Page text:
Argentine archbishop and Pope Francis advisor says 'civil union' not mistranslated in documentary

Argentine archbishop and Pope Francis advisor says 'civil union' not mistranslated in documentary

Pope Francis. Credit: Vatican Media.
Pope Francis. Credit: Vatican Media.

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Archbishop Victor Manuel Fernandez, a long-time theological advisor to Pope Francis, has weighed in on the meaning of a phrase used by the pope in a video clip in “Francesco,” a documentary released Wednesday in Rome. The phrase, which is translated as “civil unions,” is at the center of a series of controversies about the documentary.

“Francesco,” a newly released documentary on the life and ministry of Pope Francis, made global headlines this week, because the pope appears to call for civil union legislation, in contrast to the positions of his predecessors.

“What we have to create is a civil union law. That way they are legally covered,” the pope is seen to say in the documentary, during a scene in which Pope Francis talks about pastoral care for those who identify as LGBT.

The pope is seen to use the Spanish-language phrase “convivencia civil,” which is translated in the film’s subtitles as “civil union.” After some Spanish-speaking priests said the translation was inaccurate, Archbishop Fernandez, a theologian who has long been close to the pope, said that the pope’s phrase is substantially equivalent to the phrase “civil union.”

Fr. Augustino Torres, CFR, a New York-based priest who works in youth ministry, posted a video on Wednesday saying he believes “the pope was misunderstood, misquoted, misinterpreted.”

In an October 21 post on Instagram, Torres said the original Spanish makes clear that the pope’s comments are not an endorsement of civil unions.

The priest said the phrase that has been translated by the media as “civil union” is actually better translated as “law of civil convivience” or “civil coexistence.”

By using this phrase, Torres said, Pope Francis is talking about some kind of legal protection, which the priest did not specify, but not a homosexual civil union.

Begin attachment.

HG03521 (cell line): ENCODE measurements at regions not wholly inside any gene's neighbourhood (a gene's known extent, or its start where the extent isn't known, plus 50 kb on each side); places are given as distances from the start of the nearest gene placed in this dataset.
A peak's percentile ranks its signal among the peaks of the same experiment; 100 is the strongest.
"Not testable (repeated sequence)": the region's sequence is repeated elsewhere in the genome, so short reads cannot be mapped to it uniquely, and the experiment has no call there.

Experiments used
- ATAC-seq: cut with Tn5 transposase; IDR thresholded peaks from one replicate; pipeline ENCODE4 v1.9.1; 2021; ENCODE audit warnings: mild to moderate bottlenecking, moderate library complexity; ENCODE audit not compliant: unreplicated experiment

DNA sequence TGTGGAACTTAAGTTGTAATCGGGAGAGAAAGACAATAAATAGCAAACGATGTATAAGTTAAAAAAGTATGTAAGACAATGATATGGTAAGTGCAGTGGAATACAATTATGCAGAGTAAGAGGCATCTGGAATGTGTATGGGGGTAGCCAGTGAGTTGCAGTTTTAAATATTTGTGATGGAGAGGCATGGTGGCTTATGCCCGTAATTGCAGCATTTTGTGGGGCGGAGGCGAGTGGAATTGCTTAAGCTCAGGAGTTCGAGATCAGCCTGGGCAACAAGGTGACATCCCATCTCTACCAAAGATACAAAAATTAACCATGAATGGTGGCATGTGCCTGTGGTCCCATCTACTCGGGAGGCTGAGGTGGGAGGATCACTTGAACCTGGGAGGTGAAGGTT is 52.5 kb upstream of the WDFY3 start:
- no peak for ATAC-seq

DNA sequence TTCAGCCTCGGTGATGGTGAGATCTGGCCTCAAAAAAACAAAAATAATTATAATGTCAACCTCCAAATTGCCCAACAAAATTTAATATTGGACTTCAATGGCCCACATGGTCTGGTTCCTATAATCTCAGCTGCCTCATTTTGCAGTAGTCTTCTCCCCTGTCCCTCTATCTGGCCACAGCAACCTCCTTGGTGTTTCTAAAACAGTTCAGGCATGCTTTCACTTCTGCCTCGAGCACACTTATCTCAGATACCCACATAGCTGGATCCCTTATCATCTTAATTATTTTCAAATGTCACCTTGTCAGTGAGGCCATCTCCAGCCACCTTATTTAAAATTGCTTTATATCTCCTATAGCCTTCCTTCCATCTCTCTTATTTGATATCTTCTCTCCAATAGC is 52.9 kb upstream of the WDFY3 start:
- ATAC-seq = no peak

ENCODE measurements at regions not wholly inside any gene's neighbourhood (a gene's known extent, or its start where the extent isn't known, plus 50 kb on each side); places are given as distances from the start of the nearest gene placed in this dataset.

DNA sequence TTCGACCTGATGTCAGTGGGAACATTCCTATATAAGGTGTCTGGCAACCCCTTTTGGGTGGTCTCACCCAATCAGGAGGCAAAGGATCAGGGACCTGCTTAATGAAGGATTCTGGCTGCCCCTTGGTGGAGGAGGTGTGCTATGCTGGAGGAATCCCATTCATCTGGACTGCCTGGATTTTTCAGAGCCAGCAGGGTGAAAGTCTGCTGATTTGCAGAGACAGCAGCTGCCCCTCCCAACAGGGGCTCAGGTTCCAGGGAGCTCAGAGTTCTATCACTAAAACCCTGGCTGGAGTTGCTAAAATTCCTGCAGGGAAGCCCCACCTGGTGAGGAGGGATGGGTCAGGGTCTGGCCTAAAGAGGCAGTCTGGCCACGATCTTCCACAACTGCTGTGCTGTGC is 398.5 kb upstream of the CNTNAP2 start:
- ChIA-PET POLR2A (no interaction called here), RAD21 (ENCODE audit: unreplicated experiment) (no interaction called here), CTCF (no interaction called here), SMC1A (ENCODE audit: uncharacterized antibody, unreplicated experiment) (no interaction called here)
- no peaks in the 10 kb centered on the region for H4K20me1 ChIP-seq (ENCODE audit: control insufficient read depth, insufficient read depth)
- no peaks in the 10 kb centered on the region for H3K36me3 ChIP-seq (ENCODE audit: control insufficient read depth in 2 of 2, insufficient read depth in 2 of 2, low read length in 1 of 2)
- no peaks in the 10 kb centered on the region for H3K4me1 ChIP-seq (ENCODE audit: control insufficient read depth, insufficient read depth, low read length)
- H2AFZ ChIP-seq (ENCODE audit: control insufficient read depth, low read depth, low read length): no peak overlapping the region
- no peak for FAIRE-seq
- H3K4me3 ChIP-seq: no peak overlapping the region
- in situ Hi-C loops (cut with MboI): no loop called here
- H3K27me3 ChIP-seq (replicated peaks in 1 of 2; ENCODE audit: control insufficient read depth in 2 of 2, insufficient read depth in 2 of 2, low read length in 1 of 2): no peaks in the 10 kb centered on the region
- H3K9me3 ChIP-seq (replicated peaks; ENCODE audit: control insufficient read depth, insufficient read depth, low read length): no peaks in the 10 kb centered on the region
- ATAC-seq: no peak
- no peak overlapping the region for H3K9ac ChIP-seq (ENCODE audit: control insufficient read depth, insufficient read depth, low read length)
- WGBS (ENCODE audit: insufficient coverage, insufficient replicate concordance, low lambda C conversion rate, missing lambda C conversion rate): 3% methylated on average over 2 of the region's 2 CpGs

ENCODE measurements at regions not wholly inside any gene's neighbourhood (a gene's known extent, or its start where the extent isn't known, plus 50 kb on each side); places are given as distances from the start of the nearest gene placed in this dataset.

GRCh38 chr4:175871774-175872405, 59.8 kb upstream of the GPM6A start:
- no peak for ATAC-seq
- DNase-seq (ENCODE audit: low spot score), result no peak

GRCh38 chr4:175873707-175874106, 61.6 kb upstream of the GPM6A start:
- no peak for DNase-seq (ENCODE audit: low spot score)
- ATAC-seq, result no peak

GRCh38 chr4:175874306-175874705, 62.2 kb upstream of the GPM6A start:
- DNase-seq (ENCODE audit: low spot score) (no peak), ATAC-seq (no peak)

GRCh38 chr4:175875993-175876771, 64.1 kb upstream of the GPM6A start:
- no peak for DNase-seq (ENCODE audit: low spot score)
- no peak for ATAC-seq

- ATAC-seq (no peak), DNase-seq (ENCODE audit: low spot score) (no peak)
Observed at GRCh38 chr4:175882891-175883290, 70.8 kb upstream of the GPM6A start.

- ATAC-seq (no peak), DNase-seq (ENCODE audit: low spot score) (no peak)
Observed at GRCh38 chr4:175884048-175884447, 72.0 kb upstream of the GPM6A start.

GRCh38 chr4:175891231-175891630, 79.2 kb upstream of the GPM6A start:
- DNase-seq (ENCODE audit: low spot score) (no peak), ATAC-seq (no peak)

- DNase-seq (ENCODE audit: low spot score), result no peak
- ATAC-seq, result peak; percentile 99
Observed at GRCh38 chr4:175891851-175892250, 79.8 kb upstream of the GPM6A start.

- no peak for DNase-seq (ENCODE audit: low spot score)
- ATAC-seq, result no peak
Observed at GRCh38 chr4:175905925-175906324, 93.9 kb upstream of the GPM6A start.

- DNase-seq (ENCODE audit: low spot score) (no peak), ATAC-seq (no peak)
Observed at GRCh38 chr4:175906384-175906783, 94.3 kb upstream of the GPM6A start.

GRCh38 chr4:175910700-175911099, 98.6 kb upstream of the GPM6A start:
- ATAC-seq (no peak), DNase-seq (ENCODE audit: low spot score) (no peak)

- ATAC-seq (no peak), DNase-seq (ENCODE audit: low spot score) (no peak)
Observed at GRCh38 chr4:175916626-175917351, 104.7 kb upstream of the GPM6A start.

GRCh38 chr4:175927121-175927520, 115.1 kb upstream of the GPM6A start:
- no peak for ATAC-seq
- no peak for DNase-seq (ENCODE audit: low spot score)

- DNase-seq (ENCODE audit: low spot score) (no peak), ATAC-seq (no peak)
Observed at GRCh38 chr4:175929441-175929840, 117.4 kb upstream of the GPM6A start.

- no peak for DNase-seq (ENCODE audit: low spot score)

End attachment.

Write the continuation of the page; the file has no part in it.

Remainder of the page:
But Fernández, Archbishop of La Plata, Argentina, said Wednesday that the pope’s term connotes a civil union as the term is commonly understood.

The archbishop posted on Facebook that before he became pope, then-Cardinal Bergoglio “always recognized that, without calling it ‘marriage,’ in fact there are very close unions between people of the same sex, which do not in themselves imply sexual relations, but a very intense and stable alliance.”

“They know each other thoroughly, they share the same roof for many years, they take care of each other, they sacrifice for each other. Then it may happen that they prefer that in an extreme case or illness they do not consult their relatives, but that person who knows their intentions in depth. And for the same reason they prefer that it be that person who inherits all their assets, etc.”

“This can be contemplated in the law and is called ‘civil union’ [unión civil] or ‘law of civil coexistence’ [ley de convivencia civil], not marriage.”

“What the Pope has said on this subject is what he also maintained when he was the Archbishop of Buenos Aires,” Fernández added.

“For him, the expression ‘marriage’ has a precise meaning and only applies to a stable union between a man and a woman open to communicating life…there is a word, ‘marriage,’ that only applies to that reality. Any other similar union requires another name,” the archbishop explained.

Fernandez said this view reflects the pope’s stance as a bishop in Argentina, when he proposed to brother bishops, during a 2010 debate over gay marriage in the country, that accepting civil unions might be a way to prevent the passage of same-sex marriage laws in the country.

On Wednesday, the bishops' conference of Argentina shared Fernandez' explanation on Twitter.

The Vatican has not responded to questions about the documentary, or whether the pope’s comments represent his view on civil unions, but the prefect of the Vatican’s communications office, Paolo Ruffini, has seen the documentary and praised it.

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